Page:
Music is a powerful tool.  It emotes everything from happiness to sadness; can awaken sweet memories from our youth; and can move us to tears.  With thousands of radio stations to choose from nowadays, we tend to flip from channel to channel, catching bits and pieces of our favorite songs.  When was the last time you listened to a song from beginning to end?  It is the pattern of our millennial life.  Today I was psycho flipping the button on my car radio on my way to run an errand and caught the very beginning of a song I loved.  I stopped flipping and let the music consume me.  I listened to the sound of Adele’s voice – her tone – her emotion – her passion. Each note strung into melody and the music it formed resonated with me. I paid attention to every lyric.  I embraced the entire song and felt it’s meaning in my core. I was listening. 

Hearing is the act of perceiving sound in the ear, but listening is a choice. We so often think we are listening, but we are only hearing.  We don’t listen to our hearts and act on impulse; we don’t listen to our needs and rush to care for everyone else above ourselves; and we don’t listen well enough in our every day conversations.  We are missing out on so much because of our busy lives, and in all honesty, our narcissism.  This one is tricky for me, not because I’m a narcissist, but because my mind is always going a million miles a minute.  I’d like you to reflect on your last few encounters with people.  What do you remember about your conversation?  Most likely you remember your side of the conversation and what information you shared.  How many times did you interrupt?  How many times did you let your ego take over and half listen because you were busy forming your next thought or gathering information you felt was pertinent to the conversation? In doing so, we aren’t hearing.  What are we missing by doing this?  Are we missing an opportunity for empathy?  Are we missing an opportunity to learn something?  Are we missing the ability to form deeper connections with people?  If you rearrange the letters of "Listen," you find "Silent."  I am working on this skill daily and it’s definitely a challenge for me…but I’m “simply positive” that if we listen more, and talk less, everyone will benefit.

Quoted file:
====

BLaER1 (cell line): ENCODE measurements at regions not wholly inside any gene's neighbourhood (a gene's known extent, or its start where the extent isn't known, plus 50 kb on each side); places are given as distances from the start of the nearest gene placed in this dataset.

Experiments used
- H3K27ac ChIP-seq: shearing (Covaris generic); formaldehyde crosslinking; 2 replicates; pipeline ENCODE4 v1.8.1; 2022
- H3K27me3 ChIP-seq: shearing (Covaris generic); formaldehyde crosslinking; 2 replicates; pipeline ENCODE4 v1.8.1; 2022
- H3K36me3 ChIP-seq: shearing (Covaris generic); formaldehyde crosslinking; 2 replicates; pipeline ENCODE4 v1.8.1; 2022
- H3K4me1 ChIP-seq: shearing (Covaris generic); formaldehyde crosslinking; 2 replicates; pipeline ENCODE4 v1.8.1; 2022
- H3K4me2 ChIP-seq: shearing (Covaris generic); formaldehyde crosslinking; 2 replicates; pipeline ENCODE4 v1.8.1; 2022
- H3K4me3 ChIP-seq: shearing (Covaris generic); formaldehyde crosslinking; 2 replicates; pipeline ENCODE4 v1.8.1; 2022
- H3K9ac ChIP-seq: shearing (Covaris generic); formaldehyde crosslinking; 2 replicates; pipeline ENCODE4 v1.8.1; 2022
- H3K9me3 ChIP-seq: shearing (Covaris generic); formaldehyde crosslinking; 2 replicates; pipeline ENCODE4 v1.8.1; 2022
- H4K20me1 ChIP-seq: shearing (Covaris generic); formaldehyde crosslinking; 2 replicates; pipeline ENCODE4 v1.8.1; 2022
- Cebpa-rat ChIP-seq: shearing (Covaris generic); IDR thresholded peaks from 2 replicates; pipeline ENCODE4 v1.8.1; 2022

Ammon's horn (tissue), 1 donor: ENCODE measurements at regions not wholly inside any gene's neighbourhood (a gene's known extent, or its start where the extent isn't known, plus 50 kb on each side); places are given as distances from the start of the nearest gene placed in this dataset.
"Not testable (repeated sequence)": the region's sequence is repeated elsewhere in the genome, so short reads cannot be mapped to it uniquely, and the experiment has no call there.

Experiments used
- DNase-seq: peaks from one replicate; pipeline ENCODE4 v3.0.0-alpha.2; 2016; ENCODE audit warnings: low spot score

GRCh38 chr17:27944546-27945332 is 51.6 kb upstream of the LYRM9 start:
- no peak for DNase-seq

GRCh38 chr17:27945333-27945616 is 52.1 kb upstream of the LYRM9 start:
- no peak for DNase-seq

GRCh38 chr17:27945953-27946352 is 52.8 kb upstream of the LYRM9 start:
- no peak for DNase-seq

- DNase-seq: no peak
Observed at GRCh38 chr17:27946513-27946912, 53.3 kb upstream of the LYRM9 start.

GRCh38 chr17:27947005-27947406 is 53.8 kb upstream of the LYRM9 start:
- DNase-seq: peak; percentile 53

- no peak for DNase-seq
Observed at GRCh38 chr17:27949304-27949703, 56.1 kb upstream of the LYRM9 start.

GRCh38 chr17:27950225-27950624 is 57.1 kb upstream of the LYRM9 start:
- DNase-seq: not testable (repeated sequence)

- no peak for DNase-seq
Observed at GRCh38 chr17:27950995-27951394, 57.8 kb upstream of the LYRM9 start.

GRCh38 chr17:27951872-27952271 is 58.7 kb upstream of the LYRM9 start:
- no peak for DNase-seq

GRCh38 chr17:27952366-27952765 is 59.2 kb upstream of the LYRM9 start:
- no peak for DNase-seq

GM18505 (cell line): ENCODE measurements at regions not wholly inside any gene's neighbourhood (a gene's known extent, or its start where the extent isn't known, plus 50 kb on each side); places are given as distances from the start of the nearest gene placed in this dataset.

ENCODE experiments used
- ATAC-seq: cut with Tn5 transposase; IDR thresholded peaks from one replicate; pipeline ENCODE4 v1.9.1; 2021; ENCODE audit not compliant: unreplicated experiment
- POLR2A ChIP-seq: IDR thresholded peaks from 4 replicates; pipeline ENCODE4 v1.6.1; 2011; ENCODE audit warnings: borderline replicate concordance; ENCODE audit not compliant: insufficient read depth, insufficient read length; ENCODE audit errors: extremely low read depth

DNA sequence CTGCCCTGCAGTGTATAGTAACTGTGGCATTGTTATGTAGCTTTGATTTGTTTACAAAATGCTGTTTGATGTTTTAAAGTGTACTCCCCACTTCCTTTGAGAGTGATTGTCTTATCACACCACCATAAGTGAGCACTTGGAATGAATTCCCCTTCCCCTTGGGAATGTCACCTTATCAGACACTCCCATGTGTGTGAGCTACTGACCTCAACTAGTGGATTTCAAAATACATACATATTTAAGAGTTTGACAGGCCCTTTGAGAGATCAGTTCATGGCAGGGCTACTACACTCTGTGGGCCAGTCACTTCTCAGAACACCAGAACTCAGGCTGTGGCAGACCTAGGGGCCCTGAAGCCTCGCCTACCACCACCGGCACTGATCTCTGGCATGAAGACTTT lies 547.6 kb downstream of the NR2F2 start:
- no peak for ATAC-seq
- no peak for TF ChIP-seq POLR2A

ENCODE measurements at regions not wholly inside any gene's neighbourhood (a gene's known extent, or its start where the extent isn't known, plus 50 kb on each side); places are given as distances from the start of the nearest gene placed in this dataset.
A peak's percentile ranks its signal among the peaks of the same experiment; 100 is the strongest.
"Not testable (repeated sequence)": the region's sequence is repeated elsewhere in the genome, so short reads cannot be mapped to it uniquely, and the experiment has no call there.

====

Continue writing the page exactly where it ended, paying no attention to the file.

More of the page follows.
You homework this week is to slow down your need to respond in conversations.  Truly listen and gather information.  Determine if it actually needs your response?  Do you need to share the information in your head because you feel it adds value, or are you serving your own needs?  Let’s all learn to “hear” a little better.

Sunday, November 6, 2016

It's Time for a Commercial Break

I KNOW I am not alone when I say that I cannot take one more second of this election.   No matter what party you side with, the mud slinging is like none I can remember.  While Hillary has shown some ethical deficiency and is polarizing to some, Trump’s blatant sexist, racist, narcissistic, immoral, and hateful behavior truly frightens me.  It saddens me that half of our country is eager to blindly follow empty rhetoric.  I am disappointed that so many people are as ignorant, selfish, greedy, and as hateful as he is.  I am deeply concerned that our children are seeing this display and that it is possibly their future.  Trump says we are the laughing stock of the world? He may be right, and we only have ourselves to blame.  We are a culture lead by materialism and money is idolized above humanity.  We are a country obsessed with reality TV meltdowns, brainless sound bites, and sexual misdeeds.   The worst part of these ugly, spiteful displays is that it has somehow become our entertainment.

I long to live on a planet where there are no Housewives or Kardashians.  I know I’m in the minority and I’m okay with that. Many people watch the Real A-holes of Insert City because they find it hilarious.  It’s silly, it’s pretty to look at, and it’s over the top.  It's escapism.  I know we need that in our stressful lives, but I know there is a healthier option.  Watching ignorant people treat each other horribly is not entertainment to me.  It makes me physically uncomfortable.  The saddest part of this is that these “reality” situations are manufactured for our entertainment.  We are entertained by terrible, mean, hurtful behavior. I am “simply positive” it is time to recalibrate what entertains you.